Why study economics?

Republished from The Australian, by John Lodewijks, University of Western Sydney

WHY does a case for economics need to be made in the first place? Surely economics is the foundation discipline for studies in business, finance, accounting and related fields. Acknowledged as the queen of the social sciences, the scientific community recognises the value of the discipline with the award of Nobel Prizes.

Nevertheless, the study of economics is under threat. In the high schools, fewer and fewer students are taking economics in favour of more narrowly focused business studies. In the universities, bachelor of economics degrees are being jettisoned, and departments closed in many non Group of Eight institutions. Even there some are being turfed out of business faculties and into arts.

Academically weak students are voting with their feet when faced with the option of choosing between challenging, analytical courses or descriptive, narrow courses with little intellectual challenge. That is the nation’s loss.

John Quiggin said it best and I paraphrase – a tertiary institution that offers a business degree without economics is not a real university, any more than one that that fails to offer arts or science degrees. Offering students supposedly vocational degrees with no real disciplinary foundation is a cruel fraud and a dereliction of educational duty.

A cornerstone of a democratic society is economic literacy. Some of the toughest issues confronting society are rapid structural, technological and demographic change, macroeconomic turbulence, global warming, and growing income inequality; therefore some of our biggest challenges will be to design tax, health, welfare and education systems, along with competition and industrial laws that balance equity and efficiency, and robust macroeconomic policies for an integrated world economy.

The performance of our economy impacts on the availability of jobs, mortgage interest rates, the value of the Australian dollar, the prices we pay in the supermarket and our overall standard of living. As such, economic performance affects everyone. We desperately need economically literate citizens that understand these public policy challenges.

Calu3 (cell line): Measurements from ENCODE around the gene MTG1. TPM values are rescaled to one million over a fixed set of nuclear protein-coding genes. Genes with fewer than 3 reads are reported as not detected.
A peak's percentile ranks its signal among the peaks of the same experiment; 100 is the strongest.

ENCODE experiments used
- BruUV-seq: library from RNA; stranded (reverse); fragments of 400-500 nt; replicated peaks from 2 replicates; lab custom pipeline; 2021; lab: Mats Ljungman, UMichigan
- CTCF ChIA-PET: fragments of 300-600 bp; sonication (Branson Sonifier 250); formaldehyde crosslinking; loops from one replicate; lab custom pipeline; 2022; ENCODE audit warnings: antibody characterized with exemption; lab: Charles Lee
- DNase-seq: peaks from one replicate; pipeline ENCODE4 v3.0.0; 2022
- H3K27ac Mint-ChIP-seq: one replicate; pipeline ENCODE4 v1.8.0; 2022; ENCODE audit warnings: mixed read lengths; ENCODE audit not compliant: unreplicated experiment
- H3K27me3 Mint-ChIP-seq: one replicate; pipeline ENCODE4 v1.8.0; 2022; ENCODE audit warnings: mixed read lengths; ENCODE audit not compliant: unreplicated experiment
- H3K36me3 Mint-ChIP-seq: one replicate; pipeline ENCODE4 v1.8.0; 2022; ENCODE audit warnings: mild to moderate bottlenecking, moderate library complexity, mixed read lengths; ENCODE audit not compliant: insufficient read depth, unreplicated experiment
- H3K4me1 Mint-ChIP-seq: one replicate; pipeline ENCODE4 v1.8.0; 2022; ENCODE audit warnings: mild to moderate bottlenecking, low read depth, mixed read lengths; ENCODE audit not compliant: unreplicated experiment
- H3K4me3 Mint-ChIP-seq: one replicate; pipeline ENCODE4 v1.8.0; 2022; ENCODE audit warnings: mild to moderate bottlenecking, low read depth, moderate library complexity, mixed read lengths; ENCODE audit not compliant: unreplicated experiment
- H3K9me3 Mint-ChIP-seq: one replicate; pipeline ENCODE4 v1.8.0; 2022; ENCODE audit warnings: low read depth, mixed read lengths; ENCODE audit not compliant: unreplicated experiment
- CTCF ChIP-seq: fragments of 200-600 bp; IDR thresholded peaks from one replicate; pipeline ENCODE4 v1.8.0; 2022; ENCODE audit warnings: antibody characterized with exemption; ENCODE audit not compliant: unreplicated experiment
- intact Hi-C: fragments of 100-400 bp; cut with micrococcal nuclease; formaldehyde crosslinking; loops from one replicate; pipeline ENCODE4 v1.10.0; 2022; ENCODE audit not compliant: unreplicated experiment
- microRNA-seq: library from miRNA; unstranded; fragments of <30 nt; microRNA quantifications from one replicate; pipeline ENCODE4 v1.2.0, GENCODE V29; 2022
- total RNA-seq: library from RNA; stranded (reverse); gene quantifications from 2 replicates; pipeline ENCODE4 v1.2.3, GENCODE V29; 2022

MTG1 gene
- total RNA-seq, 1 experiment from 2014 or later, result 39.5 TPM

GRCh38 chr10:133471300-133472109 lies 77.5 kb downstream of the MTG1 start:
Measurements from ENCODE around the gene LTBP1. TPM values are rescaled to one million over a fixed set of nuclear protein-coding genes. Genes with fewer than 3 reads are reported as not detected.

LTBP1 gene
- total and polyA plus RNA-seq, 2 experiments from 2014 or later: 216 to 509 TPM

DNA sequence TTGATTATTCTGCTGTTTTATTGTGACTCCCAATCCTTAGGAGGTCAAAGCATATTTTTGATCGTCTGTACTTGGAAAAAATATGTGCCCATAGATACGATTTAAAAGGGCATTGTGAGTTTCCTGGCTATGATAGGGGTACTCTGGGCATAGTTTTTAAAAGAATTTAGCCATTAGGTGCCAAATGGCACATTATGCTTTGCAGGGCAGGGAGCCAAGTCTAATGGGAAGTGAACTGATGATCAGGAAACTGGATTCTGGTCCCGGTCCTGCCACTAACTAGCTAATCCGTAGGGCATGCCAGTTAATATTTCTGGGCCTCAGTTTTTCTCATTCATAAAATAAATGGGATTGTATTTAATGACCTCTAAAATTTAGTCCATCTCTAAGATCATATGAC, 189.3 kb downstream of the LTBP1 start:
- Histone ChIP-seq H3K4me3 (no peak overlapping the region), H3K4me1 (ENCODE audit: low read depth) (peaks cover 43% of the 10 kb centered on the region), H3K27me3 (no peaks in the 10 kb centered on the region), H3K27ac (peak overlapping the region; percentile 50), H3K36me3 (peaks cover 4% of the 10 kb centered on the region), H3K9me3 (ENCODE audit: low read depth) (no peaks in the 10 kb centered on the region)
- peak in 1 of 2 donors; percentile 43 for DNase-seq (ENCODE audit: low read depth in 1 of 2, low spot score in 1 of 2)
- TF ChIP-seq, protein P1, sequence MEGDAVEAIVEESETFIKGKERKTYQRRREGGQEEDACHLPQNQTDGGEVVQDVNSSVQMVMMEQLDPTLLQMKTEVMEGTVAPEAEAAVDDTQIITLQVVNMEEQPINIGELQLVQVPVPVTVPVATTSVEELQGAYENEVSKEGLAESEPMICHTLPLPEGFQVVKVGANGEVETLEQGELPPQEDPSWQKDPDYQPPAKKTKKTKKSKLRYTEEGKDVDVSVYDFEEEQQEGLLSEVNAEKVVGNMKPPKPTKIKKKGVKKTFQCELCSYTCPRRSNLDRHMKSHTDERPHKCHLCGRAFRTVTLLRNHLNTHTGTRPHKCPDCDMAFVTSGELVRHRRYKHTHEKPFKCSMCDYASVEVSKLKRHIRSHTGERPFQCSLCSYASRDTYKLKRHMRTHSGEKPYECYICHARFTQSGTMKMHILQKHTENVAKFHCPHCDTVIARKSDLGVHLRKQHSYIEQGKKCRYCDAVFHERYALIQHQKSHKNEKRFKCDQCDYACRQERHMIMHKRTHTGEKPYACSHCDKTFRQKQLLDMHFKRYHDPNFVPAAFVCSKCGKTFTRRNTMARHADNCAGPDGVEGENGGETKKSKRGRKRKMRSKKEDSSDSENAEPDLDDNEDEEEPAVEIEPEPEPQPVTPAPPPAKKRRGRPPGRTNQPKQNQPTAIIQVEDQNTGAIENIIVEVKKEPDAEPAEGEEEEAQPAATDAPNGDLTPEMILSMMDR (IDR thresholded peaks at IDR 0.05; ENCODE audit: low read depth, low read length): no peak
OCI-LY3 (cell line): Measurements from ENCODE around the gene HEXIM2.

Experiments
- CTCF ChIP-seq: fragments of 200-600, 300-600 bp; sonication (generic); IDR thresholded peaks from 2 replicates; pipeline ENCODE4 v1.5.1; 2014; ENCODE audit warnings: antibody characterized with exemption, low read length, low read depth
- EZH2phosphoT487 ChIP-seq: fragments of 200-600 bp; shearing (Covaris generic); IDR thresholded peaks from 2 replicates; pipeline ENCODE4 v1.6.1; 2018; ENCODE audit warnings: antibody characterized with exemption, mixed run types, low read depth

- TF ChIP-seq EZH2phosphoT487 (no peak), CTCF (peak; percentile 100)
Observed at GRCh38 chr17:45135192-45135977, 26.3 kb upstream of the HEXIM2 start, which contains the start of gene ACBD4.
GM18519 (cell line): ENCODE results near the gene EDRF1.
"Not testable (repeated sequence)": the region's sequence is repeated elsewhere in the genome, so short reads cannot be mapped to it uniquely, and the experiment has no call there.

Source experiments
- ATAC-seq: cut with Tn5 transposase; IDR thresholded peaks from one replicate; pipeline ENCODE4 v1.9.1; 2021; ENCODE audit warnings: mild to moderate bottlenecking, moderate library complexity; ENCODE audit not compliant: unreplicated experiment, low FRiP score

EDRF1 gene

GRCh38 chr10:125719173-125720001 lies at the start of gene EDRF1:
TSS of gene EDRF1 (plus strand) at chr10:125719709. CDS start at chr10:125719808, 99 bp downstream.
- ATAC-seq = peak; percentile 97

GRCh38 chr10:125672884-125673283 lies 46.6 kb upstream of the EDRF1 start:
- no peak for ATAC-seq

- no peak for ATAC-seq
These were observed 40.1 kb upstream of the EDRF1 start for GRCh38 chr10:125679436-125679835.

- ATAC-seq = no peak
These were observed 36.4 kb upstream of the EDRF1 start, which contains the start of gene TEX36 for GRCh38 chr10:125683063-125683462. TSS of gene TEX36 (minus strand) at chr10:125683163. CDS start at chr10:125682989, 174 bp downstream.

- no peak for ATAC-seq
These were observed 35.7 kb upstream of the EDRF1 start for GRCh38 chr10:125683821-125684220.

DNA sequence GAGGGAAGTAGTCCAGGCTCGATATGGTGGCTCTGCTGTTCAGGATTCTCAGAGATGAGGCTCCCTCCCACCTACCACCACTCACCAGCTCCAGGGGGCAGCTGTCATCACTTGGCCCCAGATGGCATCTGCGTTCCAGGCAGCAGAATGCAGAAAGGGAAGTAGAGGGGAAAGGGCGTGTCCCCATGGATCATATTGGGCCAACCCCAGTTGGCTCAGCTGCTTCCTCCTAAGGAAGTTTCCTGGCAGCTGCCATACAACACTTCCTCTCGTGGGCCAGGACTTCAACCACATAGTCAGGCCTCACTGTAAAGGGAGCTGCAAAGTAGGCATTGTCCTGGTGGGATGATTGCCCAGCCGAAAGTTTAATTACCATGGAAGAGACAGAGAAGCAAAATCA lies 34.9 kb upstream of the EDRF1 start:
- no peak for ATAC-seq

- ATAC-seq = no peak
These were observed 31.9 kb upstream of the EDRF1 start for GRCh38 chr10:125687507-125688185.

Students should learn and graduate with the capacity to participate actively and responsibly in a diverse and changing world. It is the contestable nature of the economics discipline that makes it such a fascinating area of study. For students who care about how the world works, economics should be one of the most relevant and exciting courses they study. Yet many students view economics as abstract theory and fail to understand how it relates to actual decisions made by firms, consumers and governments. Partly it is our fault. We should focus more on the practical application of economic models, develop more fully basic data analysis skills and communicate our ideas better to non-economists and those students not pursuing economics majors.

Our curricula may be becoming too narrow and front-loaded with technique at the expense of the generic skills so valued by employers related to analytical reasoning skills and critical thinking. An understanding of economic history and the history of economic ideas may temper a tendency to arrogance and make us more open to alternative approaches. Yet despite our limitations, the pendulum has swung far beyond what is healthy and essential for the well-being of our economy and society. The continuing decline of economics education has profound consequences. It should be reversed.